Global tech companies such as Twitter, Facebook and Alphabet's Google have reportedly told the Hong Kong government that they might stop offering their services in Hong Kong should the government continue to change data-protection laws, according to a report from the Wall Street Journal.
The report said that these three companies have privately told the Hong Kong government that the laws could make them "liable for the malicious sharing of individuals’ information online". They are also worried about the planned amendments to the city’s data-protection laws aimed at address doxing, which they say could put their employees at risk of criminal investigations or prosecutions related to what the companies’ users post online.
The Wall Street Journal reported that a letter from the Singapore-based Asia Internet Coalition dated 25 June said that the tech companies thought that the only way to avoid sanctions would be to stop investing and offering services in Hong Kong. Meanwhile, according to the South China Morning Post, the Asia Internet Coalition said the legislation was too vague and broad. It added that it was unfair to hold local staff accountable and responsible if their overseas-based companies did not remove content on their platforms as required by the authorities.
Reuters,meanwhile,reported that in the letter, the companies said that introducing sanctions aimed at individuals "is not aligned with global norms and trends".
The Constitutional and Mainland Affairs Bureau of the Hong Kong government proposed amendments to the city’s data-protection laws in May as it believed that it had to combat doxing, a practice of putting people’s personal information online which could lead to harassments of individuals. This was said to be prevalent during protests in the city in 2019. Details of some officers' home addresses, phone numbers, and children's schools were also exposed online by protesters, while some of whom threatened them and their families online.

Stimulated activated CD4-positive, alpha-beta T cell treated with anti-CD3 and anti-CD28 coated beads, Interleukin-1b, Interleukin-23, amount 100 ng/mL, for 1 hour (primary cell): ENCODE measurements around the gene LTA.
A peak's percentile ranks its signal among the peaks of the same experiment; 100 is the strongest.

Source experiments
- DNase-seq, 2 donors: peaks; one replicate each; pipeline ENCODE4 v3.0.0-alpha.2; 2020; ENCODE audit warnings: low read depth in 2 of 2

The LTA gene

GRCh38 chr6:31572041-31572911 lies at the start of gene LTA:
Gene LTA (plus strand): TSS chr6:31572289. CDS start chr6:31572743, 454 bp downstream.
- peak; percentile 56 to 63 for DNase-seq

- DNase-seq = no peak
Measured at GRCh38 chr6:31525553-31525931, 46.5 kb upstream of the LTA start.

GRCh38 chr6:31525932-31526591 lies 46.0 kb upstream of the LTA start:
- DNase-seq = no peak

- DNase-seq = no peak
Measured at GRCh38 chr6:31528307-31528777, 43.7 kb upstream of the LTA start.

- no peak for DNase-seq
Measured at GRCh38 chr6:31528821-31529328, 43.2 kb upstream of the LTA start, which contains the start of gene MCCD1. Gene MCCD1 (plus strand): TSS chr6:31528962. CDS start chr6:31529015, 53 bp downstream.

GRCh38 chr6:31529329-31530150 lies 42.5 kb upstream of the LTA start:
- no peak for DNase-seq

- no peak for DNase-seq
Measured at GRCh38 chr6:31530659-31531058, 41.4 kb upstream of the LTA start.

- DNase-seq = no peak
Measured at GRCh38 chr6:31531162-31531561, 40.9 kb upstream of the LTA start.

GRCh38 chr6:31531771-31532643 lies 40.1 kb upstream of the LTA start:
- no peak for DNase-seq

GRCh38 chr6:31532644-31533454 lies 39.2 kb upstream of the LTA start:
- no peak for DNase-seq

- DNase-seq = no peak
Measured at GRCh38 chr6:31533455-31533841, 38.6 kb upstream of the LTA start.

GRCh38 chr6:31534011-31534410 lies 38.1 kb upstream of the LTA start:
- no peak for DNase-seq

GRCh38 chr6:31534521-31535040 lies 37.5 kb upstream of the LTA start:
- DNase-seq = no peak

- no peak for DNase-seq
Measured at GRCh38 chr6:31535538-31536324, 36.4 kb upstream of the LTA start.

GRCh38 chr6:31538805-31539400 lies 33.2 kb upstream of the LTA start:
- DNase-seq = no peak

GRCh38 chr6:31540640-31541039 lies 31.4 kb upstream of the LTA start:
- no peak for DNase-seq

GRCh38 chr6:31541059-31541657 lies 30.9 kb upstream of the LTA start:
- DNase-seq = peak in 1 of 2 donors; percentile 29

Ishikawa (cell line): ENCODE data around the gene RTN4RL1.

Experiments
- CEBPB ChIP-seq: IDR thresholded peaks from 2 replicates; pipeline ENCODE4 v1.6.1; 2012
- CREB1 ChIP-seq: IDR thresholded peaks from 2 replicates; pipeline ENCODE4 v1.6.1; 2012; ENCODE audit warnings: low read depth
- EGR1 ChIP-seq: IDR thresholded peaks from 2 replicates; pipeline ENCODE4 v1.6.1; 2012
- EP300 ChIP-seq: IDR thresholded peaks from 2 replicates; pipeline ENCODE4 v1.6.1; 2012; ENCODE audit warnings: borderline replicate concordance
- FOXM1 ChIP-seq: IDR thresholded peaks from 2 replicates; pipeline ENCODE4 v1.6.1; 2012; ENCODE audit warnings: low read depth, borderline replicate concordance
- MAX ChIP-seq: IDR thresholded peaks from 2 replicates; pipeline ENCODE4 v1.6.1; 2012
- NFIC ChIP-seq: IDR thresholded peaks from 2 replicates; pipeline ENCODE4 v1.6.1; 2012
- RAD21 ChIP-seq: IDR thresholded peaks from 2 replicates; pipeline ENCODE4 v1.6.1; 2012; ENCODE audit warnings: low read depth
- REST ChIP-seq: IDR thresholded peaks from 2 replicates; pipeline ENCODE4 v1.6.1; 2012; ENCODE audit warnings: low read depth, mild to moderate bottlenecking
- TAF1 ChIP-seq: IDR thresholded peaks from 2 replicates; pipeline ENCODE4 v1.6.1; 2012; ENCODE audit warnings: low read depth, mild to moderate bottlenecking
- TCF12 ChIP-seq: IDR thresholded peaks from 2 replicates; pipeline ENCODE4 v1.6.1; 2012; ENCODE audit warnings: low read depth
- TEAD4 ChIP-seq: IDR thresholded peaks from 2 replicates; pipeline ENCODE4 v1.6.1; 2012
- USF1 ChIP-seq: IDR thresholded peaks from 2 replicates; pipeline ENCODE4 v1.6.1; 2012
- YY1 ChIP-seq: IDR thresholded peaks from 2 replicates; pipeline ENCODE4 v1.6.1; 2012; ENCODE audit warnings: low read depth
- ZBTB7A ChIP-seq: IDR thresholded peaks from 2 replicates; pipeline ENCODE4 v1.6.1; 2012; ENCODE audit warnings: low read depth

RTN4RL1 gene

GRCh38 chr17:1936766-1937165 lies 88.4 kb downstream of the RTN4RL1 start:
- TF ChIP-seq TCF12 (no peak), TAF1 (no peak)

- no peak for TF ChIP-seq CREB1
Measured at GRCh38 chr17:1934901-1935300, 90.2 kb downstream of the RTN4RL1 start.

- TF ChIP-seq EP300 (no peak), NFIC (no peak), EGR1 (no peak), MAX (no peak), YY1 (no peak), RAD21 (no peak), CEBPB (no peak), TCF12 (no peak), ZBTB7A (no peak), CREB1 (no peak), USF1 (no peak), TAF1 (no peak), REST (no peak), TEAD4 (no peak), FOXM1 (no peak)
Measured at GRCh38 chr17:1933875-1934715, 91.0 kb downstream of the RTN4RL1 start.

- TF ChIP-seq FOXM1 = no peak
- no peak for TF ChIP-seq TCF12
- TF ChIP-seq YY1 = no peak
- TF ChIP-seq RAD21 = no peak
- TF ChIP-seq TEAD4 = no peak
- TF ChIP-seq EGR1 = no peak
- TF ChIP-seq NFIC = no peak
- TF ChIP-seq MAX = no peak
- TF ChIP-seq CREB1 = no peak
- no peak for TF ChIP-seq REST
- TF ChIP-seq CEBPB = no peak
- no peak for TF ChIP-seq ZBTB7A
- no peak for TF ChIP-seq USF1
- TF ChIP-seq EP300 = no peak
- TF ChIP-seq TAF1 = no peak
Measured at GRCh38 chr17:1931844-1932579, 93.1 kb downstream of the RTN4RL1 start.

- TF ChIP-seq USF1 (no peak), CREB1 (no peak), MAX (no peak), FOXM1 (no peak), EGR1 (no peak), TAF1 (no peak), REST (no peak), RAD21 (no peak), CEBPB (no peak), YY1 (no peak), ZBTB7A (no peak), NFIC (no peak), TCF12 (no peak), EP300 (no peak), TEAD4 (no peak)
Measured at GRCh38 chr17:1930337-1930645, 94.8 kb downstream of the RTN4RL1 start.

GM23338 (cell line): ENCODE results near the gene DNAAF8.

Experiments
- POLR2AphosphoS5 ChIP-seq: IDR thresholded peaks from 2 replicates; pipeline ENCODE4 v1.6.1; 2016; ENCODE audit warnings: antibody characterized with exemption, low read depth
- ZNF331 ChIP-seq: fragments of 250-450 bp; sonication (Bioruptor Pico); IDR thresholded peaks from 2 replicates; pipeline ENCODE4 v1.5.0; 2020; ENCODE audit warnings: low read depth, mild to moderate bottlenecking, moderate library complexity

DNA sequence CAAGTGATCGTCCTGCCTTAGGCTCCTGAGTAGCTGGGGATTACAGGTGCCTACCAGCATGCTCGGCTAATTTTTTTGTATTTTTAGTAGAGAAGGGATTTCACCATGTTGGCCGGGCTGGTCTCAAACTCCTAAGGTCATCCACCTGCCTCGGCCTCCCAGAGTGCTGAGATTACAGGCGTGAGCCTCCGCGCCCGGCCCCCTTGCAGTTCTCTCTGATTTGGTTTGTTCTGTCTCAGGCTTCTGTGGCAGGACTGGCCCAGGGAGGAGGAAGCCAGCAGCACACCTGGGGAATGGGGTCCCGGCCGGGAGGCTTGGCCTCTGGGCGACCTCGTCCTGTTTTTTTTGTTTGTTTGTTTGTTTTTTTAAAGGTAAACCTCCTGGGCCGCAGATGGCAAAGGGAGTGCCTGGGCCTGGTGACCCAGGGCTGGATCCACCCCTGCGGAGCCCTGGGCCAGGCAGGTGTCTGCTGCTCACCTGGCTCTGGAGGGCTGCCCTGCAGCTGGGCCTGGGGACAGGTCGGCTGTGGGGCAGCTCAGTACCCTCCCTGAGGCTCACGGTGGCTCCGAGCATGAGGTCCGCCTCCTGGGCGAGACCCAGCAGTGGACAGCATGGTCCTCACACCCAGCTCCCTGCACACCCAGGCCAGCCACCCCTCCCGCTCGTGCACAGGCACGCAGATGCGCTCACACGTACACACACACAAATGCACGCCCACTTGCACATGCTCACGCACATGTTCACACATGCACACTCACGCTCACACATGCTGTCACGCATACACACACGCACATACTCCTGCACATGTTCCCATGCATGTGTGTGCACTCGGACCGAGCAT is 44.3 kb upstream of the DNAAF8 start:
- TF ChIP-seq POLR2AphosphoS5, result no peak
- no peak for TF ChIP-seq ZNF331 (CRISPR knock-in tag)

The proposed laws call for punishments of up to HK$1 million (US$128,800) and up to five years’ imprisonment. MARKETING-INTERACTIVE has reached out to Facebook and Google for further comments.
In 2019, the city-state of Singapore also made a move to criminalise the act of “doxxing” to curb the harassment of residents and clamp down on sharing of personal information of people online. It also passed a new bill called Protection from Online Falsehoods and Manipulation Bill to curb the spread of online falsehoods and clamp down on the use of an inauthentic online account or a bot to communicate falsehoods.
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